SINGAPORE – Indonesian artist Anagard, 35, has won the UOB Southeast Asian Painting of the Year award for a work of art exploring the idea of harmony amid diversity.
Welcome Perdamaian, Goodbye Kedengkian (Welcome Peace, Goodbye Hostility), a stencil spray paint on aluminum work, was chosen from among the national winners of the UOB Painting of the Year competitions in Indonesia, Malaysia, Singapore and Thailand.
The judging panel said they were impressed by Anagard’s distinctive stencil spray paint on aluminum technique – often seen in spray-painted murals – which gave his painting a three-dimensional quality.
“I wanted to share the importance of harmony, unity and peace,” said Anagard, who received his cash prize from Minister for Culture, Community and Youth Grace Fu during a ceremony at Marina Bay Sands on Wednesday (Nov 6).
He received US$10,000 (S$13,600) for the UOB Southeast Asian Painting of the Year award, in addition to 250 million rupiah (S$24,240) for the UOB Painting of the Year (Indonesia) award.
The artist adds: “I was inspired by a house of prayer known as Rhema Hill (Bukit Rhema) situated in Central Java, where people of different countries meet to explore their spiritual selves. The painting draws on the unique architecture of the prayer house with a roof shaped like a head of a dove, itself a symbol of peace.”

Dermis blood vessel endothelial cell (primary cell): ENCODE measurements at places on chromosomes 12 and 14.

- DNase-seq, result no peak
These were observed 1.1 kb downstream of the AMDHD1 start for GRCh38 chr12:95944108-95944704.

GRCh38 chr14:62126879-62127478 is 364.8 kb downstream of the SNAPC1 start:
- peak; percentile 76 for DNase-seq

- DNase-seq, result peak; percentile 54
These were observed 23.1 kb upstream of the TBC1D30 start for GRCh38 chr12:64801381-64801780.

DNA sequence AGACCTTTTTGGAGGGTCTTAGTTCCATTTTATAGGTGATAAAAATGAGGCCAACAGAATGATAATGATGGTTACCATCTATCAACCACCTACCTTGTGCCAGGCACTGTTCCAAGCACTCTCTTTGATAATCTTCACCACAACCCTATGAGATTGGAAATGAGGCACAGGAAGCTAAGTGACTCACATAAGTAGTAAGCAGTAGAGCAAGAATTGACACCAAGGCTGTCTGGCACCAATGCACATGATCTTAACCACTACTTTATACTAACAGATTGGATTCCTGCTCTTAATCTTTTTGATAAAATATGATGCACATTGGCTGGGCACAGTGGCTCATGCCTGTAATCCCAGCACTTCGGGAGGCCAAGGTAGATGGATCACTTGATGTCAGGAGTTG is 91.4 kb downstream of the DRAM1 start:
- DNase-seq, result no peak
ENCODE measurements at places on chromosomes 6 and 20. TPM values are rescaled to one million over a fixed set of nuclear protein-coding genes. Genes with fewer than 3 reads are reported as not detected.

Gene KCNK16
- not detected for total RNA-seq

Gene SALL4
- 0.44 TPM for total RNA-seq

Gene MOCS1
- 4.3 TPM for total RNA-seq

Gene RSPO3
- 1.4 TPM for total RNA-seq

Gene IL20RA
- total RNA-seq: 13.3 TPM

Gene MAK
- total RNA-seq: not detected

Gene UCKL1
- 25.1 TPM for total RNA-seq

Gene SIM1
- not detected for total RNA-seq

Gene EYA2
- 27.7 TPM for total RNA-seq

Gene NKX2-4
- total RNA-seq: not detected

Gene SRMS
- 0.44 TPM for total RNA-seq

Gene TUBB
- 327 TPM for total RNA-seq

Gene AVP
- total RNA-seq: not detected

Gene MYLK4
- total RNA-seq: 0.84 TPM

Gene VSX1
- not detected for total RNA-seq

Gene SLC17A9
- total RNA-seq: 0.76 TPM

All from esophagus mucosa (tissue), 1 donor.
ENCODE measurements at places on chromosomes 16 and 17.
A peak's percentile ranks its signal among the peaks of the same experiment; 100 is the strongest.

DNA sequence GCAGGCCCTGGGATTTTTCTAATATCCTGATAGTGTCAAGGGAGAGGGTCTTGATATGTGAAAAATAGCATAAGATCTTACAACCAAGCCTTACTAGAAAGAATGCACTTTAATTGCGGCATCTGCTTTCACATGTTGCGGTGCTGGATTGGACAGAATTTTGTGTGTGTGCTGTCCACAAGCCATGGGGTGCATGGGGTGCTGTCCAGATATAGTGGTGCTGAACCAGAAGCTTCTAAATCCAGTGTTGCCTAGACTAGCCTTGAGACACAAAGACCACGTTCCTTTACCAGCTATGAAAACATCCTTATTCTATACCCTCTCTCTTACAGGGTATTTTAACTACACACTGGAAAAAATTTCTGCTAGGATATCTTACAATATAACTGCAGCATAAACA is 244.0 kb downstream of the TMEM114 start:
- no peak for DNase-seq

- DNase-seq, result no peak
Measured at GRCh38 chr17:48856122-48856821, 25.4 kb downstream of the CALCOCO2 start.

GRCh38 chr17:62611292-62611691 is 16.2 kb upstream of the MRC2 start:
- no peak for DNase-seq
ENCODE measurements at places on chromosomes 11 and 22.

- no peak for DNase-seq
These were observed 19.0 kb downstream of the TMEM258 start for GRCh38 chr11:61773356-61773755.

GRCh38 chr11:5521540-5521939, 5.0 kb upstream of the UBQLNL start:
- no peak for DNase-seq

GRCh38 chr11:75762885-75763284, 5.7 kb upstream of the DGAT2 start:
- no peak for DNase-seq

The United Overseas Bank’s (UOB) competition is now in its 38th year and is the longest-running art contest in Singapore, where it was first launched. Before the regional award was introduced in 2013, participants would compete only in their respective South-east Asian countries.
It has advanced the careers of well-known Singapore artists such as Cultural Medallion recipients Goh Beng Kwan, Chua Ek Kay and Anthony Poon.
This year’s Singapore winners are Wong Tze Chau, 41, who clinched the UOB Painting of the Year (Singapore) award for his acrylic on cotton canvas diptych War And Peace; and Casey Tan Jie Wei, 25, who won the Most Promising Artist of the Year award for his acrylic on canvas painting The Water Is Wide, which was inspired by the global refugee crisis.
UOB chief executive and deputy chairman Wee Ee Cheong said the award aims to “nurture future generations of great artists from across South-east Asia”, adding that the bank plans to eventually run the contest in all Asean countries where it has a presence.
The winning paintings from this year’s competition will be exhibited at the UOB Art Gallery, UOB Plaza 1 at 80 Raffles Place from Nov 9 to Feb 20.
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